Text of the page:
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Dodgers Grades: Trea Turner, Chris Taylor, McKinstry and LA’s Second Basemen for 2021

Welcome to part three of our annual Dodgers season grades series. Over the past few weeks, we’ve looked back, recapped, and graded our boys in blue position by position while identifying areas they can continue to work on next season.

Part one can be found here: 2021 Catchers Grades
Part two can be found here: 2021 First Base Grades

Next position up: second base.

Was Trea Turner Trade Worth it? Zach McKinstry a Bust? Chris Taylor Carried LA! Dodgers Grades 2021!

Trea Turner

2021 Grade: B
2020 Grade: N/A (Washington)

After being picked up at the trade deadline in an absolute blockbuster of a move, Trea Turner sat on the covid injured list for about a week before making his Dodgers debut. He got off to a somewhat slow start with LA, hitting just .200 over his first 8 games before turning it on down the stretch. From August 15 forward, Turner posted a .362/.409/.616 triple slash line with 10 home runs and 26 runs batted in, securing LA’s first batting title since Tommy Davis in 1963.

Meanwhile, he did all that while adapting to a new position at second base.

Altogether, you couldn’t have asked for much more from the 28-year-old after being traded to the Dodgers. That is, of course, in the regular season. In the postseason, Turner struggled mightily, collecting just 11 hits in 51 at-bats (.216 avg).

Where can Turner improve?

He’ll move over to shortstop and bat somewhere in the top three spots in the order for Dave Roberts. Production wise, there’s not much more you can ask out of Trea Turner. He’ll be entering the final year under team control and undoubtedly be set on putting together an elite platform season. The best way for him to improve is to try and buy into the Dodger ideology of “try not to do too much.” We saw him press in October and it wasn’t pretty.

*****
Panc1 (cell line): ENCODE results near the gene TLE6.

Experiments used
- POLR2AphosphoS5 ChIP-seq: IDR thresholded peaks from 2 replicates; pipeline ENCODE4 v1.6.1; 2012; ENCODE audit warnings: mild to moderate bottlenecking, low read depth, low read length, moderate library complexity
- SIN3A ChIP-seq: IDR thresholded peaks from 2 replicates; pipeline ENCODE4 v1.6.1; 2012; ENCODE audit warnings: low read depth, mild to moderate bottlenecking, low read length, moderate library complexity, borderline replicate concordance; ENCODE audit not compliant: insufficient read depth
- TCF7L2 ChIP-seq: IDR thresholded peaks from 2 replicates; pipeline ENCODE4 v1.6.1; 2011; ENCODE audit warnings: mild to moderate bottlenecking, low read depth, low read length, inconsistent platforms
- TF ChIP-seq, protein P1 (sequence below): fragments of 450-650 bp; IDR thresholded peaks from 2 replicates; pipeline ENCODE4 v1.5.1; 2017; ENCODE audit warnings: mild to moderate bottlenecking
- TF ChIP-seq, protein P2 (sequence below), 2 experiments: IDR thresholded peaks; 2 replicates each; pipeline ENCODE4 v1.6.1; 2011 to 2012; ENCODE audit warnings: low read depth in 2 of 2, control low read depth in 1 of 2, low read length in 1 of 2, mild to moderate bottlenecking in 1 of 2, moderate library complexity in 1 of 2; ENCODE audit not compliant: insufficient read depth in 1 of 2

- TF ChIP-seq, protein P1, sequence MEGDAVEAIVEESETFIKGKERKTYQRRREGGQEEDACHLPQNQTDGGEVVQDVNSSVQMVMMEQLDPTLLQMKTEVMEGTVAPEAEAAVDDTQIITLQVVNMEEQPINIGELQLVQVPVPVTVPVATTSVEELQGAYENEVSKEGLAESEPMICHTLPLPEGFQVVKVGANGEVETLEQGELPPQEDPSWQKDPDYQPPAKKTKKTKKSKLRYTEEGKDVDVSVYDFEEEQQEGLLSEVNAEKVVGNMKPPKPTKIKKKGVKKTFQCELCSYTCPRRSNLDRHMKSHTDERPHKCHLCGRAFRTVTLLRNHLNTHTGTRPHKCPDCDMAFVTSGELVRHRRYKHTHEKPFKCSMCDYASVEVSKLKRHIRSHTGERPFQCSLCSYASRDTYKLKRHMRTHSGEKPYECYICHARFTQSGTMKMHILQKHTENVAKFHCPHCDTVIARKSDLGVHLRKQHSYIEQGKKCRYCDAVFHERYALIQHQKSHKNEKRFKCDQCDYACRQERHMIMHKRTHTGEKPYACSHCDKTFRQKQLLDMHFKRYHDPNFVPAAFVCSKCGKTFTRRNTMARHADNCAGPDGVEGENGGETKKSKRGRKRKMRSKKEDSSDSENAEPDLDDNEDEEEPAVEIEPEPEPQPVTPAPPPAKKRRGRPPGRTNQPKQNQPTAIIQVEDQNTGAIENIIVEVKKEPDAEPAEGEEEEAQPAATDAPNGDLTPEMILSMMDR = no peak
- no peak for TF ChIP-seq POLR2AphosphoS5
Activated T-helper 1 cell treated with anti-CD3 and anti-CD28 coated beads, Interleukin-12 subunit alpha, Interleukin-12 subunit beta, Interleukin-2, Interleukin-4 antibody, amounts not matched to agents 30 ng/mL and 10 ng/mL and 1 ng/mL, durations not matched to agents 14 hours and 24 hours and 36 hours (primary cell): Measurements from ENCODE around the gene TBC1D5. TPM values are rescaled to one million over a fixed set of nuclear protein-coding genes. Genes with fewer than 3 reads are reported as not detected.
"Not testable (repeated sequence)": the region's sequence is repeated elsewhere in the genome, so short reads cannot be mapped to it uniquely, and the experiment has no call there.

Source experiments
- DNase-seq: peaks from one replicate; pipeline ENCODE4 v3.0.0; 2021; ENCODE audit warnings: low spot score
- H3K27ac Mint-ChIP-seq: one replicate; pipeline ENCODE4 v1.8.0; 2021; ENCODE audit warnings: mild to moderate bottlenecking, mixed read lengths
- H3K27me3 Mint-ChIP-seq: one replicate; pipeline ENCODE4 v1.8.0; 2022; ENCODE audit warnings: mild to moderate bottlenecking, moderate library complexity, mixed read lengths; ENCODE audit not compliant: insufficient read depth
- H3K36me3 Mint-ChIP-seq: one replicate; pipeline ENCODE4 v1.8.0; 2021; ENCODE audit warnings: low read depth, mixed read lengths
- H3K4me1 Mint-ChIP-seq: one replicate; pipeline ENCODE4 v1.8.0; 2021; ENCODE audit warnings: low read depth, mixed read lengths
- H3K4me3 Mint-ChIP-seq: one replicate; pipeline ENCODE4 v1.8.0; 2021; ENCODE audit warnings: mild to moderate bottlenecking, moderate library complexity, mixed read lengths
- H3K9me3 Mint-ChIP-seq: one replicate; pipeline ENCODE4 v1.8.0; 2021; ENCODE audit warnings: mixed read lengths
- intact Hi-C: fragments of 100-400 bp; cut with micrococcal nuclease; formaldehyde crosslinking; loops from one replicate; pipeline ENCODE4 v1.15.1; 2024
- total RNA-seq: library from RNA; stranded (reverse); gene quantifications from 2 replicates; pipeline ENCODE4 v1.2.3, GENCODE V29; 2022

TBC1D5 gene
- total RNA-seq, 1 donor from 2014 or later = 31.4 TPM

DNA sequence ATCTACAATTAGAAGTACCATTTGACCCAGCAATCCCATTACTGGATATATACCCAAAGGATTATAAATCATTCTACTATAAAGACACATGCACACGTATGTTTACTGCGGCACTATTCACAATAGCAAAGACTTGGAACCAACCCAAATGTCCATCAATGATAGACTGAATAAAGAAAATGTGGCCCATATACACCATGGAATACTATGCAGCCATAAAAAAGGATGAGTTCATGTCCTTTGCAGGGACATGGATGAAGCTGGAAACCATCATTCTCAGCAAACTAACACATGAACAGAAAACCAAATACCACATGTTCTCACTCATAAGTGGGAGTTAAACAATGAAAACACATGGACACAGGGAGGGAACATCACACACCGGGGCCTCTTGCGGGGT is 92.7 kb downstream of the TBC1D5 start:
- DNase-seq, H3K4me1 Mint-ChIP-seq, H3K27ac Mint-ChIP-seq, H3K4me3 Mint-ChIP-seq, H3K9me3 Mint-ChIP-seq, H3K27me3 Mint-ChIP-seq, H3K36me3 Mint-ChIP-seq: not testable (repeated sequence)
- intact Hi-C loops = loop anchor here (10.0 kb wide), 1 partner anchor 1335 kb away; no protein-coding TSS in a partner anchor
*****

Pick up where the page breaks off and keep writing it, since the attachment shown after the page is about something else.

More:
The numbers will be there and with it, the money will be there in the offseason.

Related: What Would a Trea Turner Contract Extension Look Like?

Chris Taylor

2021 Grade: A-
2020 Grade: C+

The recently re-signed super utility man spent most of his time in the outfield last season, but for the sake of these grades, we’re listing him at second base in 2021. Why? He started the second-most games at the keystone last year (yes, even more than Gavin Lux, who we’ll see in the upcoming shortstop grades). Chris Taylor was arguably the MVP for the Dodgers in 2021. Following the loss of Kiké Hernandez over the previous winter, CT3 was asked to do a whole lot more of everything this past season.

And everything he did.

CT3 By Position

  • Centerfield: 48 starts
  • Second base: 33 starts
  • Shortstop: 19 starts
  • Left field: 16 starts
  • Third base: 9 starts
  • Right field: 7 starts

With significant injures to Cody Bellinger, Mookie Betts, and Corey Seager last year, Taylor stepped in, playing wherever he was needed and not really missing a beat on offense. He was en route to a career year, posting an .858 OPS into mid-August. However, over his final 37 games of the season, he struggled to a .148 average, leading some to question whether he should get any playing time in the postseason.

As it turned out, he was the lone bright spot on offense for the Dodgers in October. Taylor hit .351/.419/.784 over 11 games. He also provided some of the best moments of this past postseason with a walk-off home run in the Wild Card game to send LA to face the Giants in the NLDS. CT3 also posted his first-ever three home run game in game 5 of the NLCS to keep the Dodgers alive against the eventual world champion Braves.